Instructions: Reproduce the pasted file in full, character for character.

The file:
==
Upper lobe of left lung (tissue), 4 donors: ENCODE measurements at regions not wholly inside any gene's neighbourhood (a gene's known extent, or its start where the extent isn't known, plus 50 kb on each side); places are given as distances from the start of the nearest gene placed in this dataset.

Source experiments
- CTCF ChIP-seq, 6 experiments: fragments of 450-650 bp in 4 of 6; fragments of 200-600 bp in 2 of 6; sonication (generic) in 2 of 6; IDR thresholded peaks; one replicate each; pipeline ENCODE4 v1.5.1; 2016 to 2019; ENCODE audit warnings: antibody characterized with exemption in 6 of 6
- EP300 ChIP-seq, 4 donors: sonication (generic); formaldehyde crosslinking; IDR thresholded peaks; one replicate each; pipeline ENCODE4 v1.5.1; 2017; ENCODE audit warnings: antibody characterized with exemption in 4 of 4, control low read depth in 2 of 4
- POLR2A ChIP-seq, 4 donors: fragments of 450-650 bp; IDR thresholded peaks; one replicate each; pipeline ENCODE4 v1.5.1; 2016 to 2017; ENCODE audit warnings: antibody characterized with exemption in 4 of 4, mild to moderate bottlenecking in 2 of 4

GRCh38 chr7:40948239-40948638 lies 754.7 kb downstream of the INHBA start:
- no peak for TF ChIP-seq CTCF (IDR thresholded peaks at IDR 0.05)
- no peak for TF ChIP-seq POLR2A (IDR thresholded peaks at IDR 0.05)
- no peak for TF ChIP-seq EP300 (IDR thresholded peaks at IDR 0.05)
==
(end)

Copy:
Upper lobe of left lung (tissue), 4 donors: ENCODE measurements at regions not wholly inside any gene's neighbourhood (a gene's known extent, or its start where the extent isn't known, plus 50 kb on each side); places are given as distances from the start of the nearest gene placed in this dataset.

Source experiments
- CTCF ChIP-seq, 6 experiments: fragments of 450-650 bp in 4 of 6; fragments of 200-600 bp in 2 of 6; sonication (generic) in 2 of 6; IDR thresholded peaks; one replicate each; pipeline ENCODE4 v1.5.1; 2016 to 2019; ENCODE audit warnings: antibody characterized with exemption in 6 of 6
- EP300 ChIP-seq, 4 donors: sonication (generic); formaldehyde crosslinking; IDR thresholded peaks; one replicate each; pipeline ENCODE4 v1.5.1; 2017; ENCODE audit warnings: antibody characterized with exemption in 4 of 4, control low read depth in 2 of 4
- POLR2A ChIP-seq, 4 donors: fragments of 450-650 bp; IDR thresholded peaks; one replicate each; pipeline ENCODE4 v1.5.1; 2016 to 2017; ENCODE audit warnings: antibody characterized with exemption in 4 of 4, mild to moderate bottlenecking in 2 of 4

GRCh38 chr7:40948239-40948638 lies 754.7 kb downstream of the INHBA start:
- no peak for TF ChIP-seq CTCF (IDR thresholded peaks at IDR 0.05)
- no peak for TF ChIP-seq POLR2A (IDR thresholded peaks at IDR 0.05)
- no peak for TF ChIP-seq EP300 (IDR thresholded peaks at IDR 0.05)